I did a bit of a double-take, thinking to myself: but my life is all about running around! As I warmed-up for the concert that night, I found myself pondering what I saw on that church sign, wondering if I was losing touch with myself. The more I thought about it, the more I disagreed with the sign. On the contrary, I actually feel quite in touch with myself because I run around for a living.
Just a few days before I saw that sign, I was in Chicago having a conversation with some friends over dinner about nationalism and xenophobia, in which we were discussing, among other things, the recent shootings in Norway. At one point in the conversation, I said to my friends, “I can't make sense of that kind of action. Perhaps it's because I run around the world so much for work that my opinion has been shaped this way, but I have come to the fairly radical view that humanity is one and that, as a result, national borders almost seem a bit silly to me. Every week I am somewhere different, and I see how, despite differences of language and culture, we are all the same. We are all citizens of the world, and in this sense family. Why be so afraid of each other?” My Chicago friends pointed out to me that my point of view was somewhat unique, partly because most people don't travel as much as I do. I had to agree with them - my life is not what most people would consider "normal".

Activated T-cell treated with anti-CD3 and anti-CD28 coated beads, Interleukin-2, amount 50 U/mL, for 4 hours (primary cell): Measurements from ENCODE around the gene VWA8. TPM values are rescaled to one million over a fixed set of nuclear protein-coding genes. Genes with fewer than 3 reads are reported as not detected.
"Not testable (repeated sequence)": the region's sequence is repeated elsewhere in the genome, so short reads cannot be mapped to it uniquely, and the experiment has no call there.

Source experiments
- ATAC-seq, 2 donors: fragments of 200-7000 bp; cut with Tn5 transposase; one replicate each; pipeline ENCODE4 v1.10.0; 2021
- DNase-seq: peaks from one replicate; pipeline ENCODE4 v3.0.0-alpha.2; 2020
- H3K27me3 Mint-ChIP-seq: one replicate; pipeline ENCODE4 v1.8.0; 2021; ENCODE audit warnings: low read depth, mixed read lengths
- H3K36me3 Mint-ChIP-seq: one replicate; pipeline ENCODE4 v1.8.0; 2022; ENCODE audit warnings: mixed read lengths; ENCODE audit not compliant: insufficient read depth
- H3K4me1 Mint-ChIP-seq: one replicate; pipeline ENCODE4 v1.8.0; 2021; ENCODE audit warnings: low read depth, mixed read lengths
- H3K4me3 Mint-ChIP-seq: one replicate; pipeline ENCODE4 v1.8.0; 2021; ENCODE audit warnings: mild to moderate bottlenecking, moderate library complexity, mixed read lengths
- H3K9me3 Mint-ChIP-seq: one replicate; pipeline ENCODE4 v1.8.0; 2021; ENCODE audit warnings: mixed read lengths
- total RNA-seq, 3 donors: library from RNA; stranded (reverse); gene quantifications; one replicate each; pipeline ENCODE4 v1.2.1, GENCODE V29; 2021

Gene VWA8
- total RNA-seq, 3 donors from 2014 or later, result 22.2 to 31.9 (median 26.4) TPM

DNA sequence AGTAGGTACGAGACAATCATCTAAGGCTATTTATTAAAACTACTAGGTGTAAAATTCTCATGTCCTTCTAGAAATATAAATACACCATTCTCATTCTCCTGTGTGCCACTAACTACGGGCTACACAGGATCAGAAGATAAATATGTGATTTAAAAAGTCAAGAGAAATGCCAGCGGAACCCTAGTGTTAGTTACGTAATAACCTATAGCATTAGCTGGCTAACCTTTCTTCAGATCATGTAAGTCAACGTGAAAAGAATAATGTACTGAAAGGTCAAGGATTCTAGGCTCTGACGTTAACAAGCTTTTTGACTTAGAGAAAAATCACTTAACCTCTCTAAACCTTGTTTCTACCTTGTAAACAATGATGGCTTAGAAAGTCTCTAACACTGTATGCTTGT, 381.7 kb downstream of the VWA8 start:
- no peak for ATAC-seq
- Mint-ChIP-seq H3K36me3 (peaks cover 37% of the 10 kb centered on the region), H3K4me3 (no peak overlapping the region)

The dinner-conversation in Chicago and the seeing that sign a few days later in Toronto gave me a bit of a new perspective into how I am lucky to be running around all the time. Does the travel get to me? Yes, it totally does. Do I get homesick? All the time. Do I miss my loved ones and hate not being able to be there for important moments? Totally. But I am really privileged to have this much time alone on planes, trains, automobiles and in hotels and sublet corporate apartments in strange, new cities in foreign lands. I am lucky to be able to spend this much time meditating on life, music, and seeing the world. Faced with the perpetual challenges of new places, new situations, new people, new languages, and new cultures, I am forced to stay open and to see how I fit into the constantly changing world around me. Forever moving forward, I am never stagnant, never inert, and am always growing, always learning. I am made constantly aware of who I am, where I have come from, as well as who I want to be.
Here's a little video I came across last month while pondering all of this...it seemed apt to post it here: